Node   : 10.225.115.122 (Pool 16860c64-8d6d-406c-84c8-6ab5ee7a1e05 )
Replication Status  :  Up
Volume consumers  : 
 - Name           : oracle19c-0 (13af91c5-784c-4366-a434-094ccdb34d7f) (Pod)
  Namespace      : oracle-namespace
  Running on     : node-1-7
  Controlled by  : oracle19c (StatefulSet)

Check Container Linux File System

Finally before we resize our PVC, let’s shell into our Oracle19c container and use df -h to check the file system.

[root@master-1 ~]# kubectl exec -it pod/oracle19c-0 -n oracle-namespace -- /bin/bash
[oracle@oracle19c-0 ~]$ df -h
Filesystem                       Size  Used Avail Use% Mounted on
...
/dev/pxd/pxd1149398223018332021  9.8G  8.1G  1.2G  88% /opt/oracle/oradata

Resize File System

From the above I can my Oracle database is using a 10GB PVC and it is currently 88% utilised, let’s increase the file system size to 15GB.

Edit Persistent Volume Claim (PVC)

To resize our Portworx Persistent Volume Claim, we can simply edit the pvc specification and update the size using kubectl edit pvc.

[root@master-1 ~]# kubectl edit pvc/ora-data193-oracle19c-0 -n oracle-namespace
..
spec:
   accessModes:
   - ReadWriteOnce
   resources:
     requests:
       storage: 15Gi
   storageClassName: px-ora-sc
   volumeMode: Filesystem
   volumeName: pvc-f275fa8e-a488-4506-9032-fca99a7f3b54
...

Let’s check the resize with kubectl get pvc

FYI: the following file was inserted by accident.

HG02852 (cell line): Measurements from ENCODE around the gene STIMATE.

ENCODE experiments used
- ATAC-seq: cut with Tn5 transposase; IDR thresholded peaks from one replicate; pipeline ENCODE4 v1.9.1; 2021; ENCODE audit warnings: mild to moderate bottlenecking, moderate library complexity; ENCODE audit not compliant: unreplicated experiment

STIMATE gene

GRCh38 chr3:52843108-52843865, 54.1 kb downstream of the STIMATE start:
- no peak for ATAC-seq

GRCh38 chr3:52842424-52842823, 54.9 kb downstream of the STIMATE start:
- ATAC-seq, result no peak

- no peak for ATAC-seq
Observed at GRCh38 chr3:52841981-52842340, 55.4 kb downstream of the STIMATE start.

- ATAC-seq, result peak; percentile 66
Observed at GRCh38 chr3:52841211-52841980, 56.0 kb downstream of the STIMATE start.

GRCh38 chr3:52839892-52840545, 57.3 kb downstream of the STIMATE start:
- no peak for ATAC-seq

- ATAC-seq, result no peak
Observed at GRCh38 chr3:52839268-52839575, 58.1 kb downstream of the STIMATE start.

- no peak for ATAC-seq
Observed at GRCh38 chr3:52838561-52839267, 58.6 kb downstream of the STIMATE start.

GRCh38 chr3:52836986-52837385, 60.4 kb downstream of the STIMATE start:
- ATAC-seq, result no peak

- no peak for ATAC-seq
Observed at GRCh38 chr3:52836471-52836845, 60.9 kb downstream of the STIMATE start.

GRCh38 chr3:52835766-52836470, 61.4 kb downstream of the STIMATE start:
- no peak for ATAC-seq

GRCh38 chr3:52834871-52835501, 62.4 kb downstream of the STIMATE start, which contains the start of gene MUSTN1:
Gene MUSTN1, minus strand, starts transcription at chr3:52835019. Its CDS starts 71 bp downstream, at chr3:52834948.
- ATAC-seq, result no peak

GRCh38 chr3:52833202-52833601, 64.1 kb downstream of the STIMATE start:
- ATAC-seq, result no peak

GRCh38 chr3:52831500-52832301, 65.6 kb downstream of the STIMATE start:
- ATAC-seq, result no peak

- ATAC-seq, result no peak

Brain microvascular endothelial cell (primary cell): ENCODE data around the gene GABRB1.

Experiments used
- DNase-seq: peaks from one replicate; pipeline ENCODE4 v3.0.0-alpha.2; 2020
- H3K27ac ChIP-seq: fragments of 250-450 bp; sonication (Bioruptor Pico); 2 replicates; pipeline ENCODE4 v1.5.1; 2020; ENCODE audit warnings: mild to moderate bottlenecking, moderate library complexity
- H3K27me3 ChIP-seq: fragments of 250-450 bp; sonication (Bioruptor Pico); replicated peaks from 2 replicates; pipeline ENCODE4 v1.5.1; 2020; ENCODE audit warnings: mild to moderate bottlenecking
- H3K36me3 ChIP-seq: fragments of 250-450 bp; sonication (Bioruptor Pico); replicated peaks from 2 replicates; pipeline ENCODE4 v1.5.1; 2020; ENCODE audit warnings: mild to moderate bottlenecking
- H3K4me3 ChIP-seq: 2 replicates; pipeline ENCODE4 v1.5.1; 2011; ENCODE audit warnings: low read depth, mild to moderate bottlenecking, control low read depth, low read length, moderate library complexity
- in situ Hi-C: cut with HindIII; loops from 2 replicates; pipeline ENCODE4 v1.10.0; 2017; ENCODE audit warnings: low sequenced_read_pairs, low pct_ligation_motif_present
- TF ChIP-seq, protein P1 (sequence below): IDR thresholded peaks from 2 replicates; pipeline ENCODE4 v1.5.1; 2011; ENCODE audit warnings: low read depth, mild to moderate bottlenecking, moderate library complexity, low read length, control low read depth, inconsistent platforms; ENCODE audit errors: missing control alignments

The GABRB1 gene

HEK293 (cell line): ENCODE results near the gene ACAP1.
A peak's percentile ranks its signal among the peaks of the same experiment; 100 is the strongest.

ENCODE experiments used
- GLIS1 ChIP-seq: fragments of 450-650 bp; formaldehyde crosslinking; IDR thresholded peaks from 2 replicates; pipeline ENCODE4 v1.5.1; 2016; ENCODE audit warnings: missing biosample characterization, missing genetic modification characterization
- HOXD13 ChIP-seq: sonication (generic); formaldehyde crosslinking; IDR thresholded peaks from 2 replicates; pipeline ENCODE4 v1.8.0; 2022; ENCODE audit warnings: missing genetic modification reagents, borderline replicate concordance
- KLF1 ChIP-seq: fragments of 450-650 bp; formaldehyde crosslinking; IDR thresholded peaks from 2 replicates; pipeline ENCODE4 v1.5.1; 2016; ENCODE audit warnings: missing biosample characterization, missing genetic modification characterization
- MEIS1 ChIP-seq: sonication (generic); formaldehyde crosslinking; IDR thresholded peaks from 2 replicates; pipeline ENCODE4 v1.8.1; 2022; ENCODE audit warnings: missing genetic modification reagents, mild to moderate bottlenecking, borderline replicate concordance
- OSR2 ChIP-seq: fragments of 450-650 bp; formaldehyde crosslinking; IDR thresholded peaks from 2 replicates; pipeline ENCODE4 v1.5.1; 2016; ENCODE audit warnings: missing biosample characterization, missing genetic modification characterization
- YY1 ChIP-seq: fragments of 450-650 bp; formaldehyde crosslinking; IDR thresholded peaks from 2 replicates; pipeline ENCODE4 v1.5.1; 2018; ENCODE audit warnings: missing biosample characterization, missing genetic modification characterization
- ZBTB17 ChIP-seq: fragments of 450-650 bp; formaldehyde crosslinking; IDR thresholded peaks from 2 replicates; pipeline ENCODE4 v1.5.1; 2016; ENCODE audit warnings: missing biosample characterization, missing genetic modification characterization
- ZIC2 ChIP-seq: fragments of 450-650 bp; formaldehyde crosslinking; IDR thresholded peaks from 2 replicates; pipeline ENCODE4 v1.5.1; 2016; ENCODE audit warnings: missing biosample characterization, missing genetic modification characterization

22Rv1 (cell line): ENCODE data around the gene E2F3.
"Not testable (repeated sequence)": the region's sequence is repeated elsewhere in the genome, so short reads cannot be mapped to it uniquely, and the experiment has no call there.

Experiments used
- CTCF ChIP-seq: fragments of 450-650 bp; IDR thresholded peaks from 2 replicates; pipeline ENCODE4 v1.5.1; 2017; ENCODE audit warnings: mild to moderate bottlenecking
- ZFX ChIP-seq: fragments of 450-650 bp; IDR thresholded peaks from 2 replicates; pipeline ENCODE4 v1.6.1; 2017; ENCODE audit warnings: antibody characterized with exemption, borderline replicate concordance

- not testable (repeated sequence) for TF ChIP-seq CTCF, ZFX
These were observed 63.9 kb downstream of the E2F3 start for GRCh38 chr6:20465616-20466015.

[root@master-1 ~]# kubectl get pvc/ora-data193-oracle19c-0 -n oracle-namespace
NAME                      STATUS   VOLUME                                     CAPACITY   ACCESS MODES   STORAGECLASS   AGE
ora-data193-oracle19c-0   Bound    pvc-f275fa8e-a488-4506-9032-fca99a7f3b54   15Gi       RWO            px-ora-sc      25h

The Kubernetes pvc resize is reported as event as we can see this with kubectl describe pvc.

[root@master-1 ~]# kubectl describe pvc/ora-data193-oracle19c-0 -n oracle-namespace
 Name:          ora-data193-oracle19c-0
 Namespace:     oracle-namespace
 StorageClass:  px-ora-sc
 Status:        Bound
 Volume:        pvc-f275fa8e-a488-4506-9032-fca99a7f3b54
 Labels:        app=database
                version=19.3.0.1
 Annotations:   pv.kubernetes.io/bind-completed: yes
                pv.kubernetes.io/bound-by-controller: yes
                volume.beta.kubernetes.io/storage-provisioner: kubernetes.io/portworx-volume
                volume.kubernetes.io/storage-resizer: kubernetes.io/portworx-volume
 Finalizers:    [kubernetes.io/pvc-protection]
 Capacity:      15Gi
 Access Modes:  RWO
 VolumeMode:    Filesystem
 Mounted By:    oracle19c-0
 Events:
   Type    Reason                  Age    From           Message
   ----    ------                  ----   ----           -------
   Normal  VolumeResizeSuccessful  2m11s  volume_expand  ExpandVolume succeeded for volume oracle-namespace/ora-data193-oracle19c-0

Portworx Volume Check

Let’s repeat the pxctl volume list to check the size increase is being reported.

[root@node-1-7 ~]# pxctl volume list
ID NAME SIZE HA SHARED ENCRYPTED IO_PRIORITY STATUS SNAP-ENABLED
...
1149398223018332021 pvc-f275fa8e-a488-4506-9032-fca99a7f3b54 15 GiB 3 no no HIGH up - attached on 10.225.115.122 no

Linux File System Check

Let’s return to our Oracle container pod and again use df -h to check the file system.

[oracle@oracle19c-0 ~]$ df -h 
Filesystem                       Size  Used Avail Use% Mounted on
...
/dev/pxd/pxd1149398223018332021   15G  8.1G  5.9G  58% /opt/oracle/oradata

Summary

In this blog I have shown how we can use a Kubernetes Persistent Volume Claims and a Portworx StorageClass to resize an Linux container file system.